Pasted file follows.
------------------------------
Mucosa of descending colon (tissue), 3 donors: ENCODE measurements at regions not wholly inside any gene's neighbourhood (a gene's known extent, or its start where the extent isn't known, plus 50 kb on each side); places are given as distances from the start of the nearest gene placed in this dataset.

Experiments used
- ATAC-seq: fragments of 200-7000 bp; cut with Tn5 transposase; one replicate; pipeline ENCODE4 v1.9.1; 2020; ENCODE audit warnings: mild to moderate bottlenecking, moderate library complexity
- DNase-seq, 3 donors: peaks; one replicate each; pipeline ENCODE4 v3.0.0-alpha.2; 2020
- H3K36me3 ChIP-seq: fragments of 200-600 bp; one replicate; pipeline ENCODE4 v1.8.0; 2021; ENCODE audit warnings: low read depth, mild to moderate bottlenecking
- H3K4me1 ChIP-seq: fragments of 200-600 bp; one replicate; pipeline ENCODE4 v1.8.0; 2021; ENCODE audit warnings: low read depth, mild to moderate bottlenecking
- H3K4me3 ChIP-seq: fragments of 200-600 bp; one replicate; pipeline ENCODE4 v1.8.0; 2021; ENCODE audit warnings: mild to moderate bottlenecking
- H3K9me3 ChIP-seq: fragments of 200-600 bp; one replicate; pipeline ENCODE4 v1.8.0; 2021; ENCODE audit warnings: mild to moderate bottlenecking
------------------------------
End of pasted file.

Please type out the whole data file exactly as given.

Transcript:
Mucosa of descending colon (tissue), 3 donors: ENCODE measurements at regions not wholly inside any gene's neighbourhood (a gene's known extent, or its start where the extent isn't known, plus 50 kb on each side); places are given as distances from the start of the nearest gene placed in this dataset.

Experiments used
- ATAC-seq: fragments of 200-7000 bp; cut with Tn5 transposase; one replicate; pipeline ENCODE4 v1.9.1; 2020; ENCODE audit warnings: mild to moderate bottlenecking, moderate library complexity
- DNase-seq, 3 donors: peaks; one replicate each; pipeline ENCODE4 v3.0.0-alpha.2; 2020
- H3K36me3 ChIP-seq: fragments of 200-600 bp; one replicate; pipeline ENCODE4 v1.8.0; 2021; ENCODE audit warnings: low read depth, mild to moderate bottlenecking
- H3K4me1 ChIP-seq: fragments of 200-600 bp; one replicate; pipeline ENCODE4 v1.8.0; 2021; ENCODE audit warnings: low read depth, mild to moderate bottlenecking
- H3K4me3 ChIP-seq: fragments of 200-600 bp; one replicate; pipeline ENCODE4 v1.8.0; 2021; ENCODE audit warnings: mild to moderate bottlenecking
- H3K9me3 ChIP-seq: fragments of 200-600 bp; one replicate; pipeline ENCODE4 v1.8.0; 2021; ENCODE audit warnings: mild to moderate bottlenecking